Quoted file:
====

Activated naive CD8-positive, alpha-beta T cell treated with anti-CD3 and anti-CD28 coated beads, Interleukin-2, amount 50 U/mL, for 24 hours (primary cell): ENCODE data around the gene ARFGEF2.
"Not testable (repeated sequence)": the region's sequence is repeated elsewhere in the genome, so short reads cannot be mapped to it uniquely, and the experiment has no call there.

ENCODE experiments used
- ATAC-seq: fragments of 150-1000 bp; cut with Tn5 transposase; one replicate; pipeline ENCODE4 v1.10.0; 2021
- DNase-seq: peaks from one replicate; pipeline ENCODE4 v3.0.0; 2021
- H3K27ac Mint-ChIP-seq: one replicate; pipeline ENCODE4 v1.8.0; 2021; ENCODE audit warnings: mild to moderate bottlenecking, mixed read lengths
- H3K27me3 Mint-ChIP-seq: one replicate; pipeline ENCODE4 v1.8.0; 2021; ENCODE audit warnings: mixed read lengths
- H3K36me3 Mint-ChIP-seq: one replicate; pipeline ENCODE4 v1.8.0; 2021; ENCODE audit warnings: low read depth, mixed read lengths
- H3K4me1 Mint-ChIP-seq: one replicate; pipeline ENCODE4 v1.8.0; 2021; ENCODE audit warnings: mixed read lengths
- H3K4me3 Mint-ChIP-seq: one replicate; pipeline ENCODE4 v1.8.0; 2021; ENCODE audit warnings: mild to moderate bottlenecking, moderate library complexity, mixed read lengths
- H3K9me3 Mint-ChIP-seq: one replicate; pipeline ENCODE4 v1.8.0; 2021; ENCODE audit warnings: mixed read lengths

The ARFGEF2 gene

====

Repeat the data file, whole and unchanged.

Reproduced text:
Activated naive CD8-positive, alpha-beta T cell treated with anti-CD3 and anti-CD28 coated beads, Interleukin-2, amount 50 U/mL, for 24 hours (primary cell): ENCODE data around the gene ARFGEF2.
"Not testable (repeated sequence)": the region's sequence is repeated elsewhere in the genome, so short reads cannot be mapped to it uniquely, and the experiment has no call there.

ENCODE experiments used
- ATAC-seq: fragments of 150-1000 bp; cut with Tn5 transposase; one replicate; pipeline ENCODE4 v1.10.0; 2021
- DNase-seq: peaks from one replicate; pipeline ENCODE4 v3.0.0; 2021
- H3K27ac Mint-ChIP-seq: one replicate; pipeline ENCODE4 v1.8.0; 2021; ENCODE audit warnings: mild to moderate bottlenecking, mixed read lengths
- H3K27me3 Mint-ChIP-seq: one replicate; pipeline ENCODE4 v1.8.0; 2021; ENCODE audit warnings: mixed read lengths
- H3K36me3 Mint-ChIP-seq: one replicate; pipeline ENCODE4 v1.8.0; 2021; ENCODE audit warnings: low read depth, mixed read lengths
- H3K4me1 Mint-ChIP-seq: one replicate; pipeline ENCODE4 v1.8.0; 2021; ENCODE audit warnings: mixed read lengths
- H3K4me3 Mint-ChIP-seq: one replicate; pipeline ENCODE4 v1.8.0; 2021; ENCODE audit warnings: mild to moderate bottlenecking, moderate library complexity, mixed read lengths
- H3K9me3 Mint-ChIP-seq: one replicate; pipeline ENCODE4 v1.8.0; 2021; ENCODE audit warnings: mixed read lengths

The ARFGEF2 gene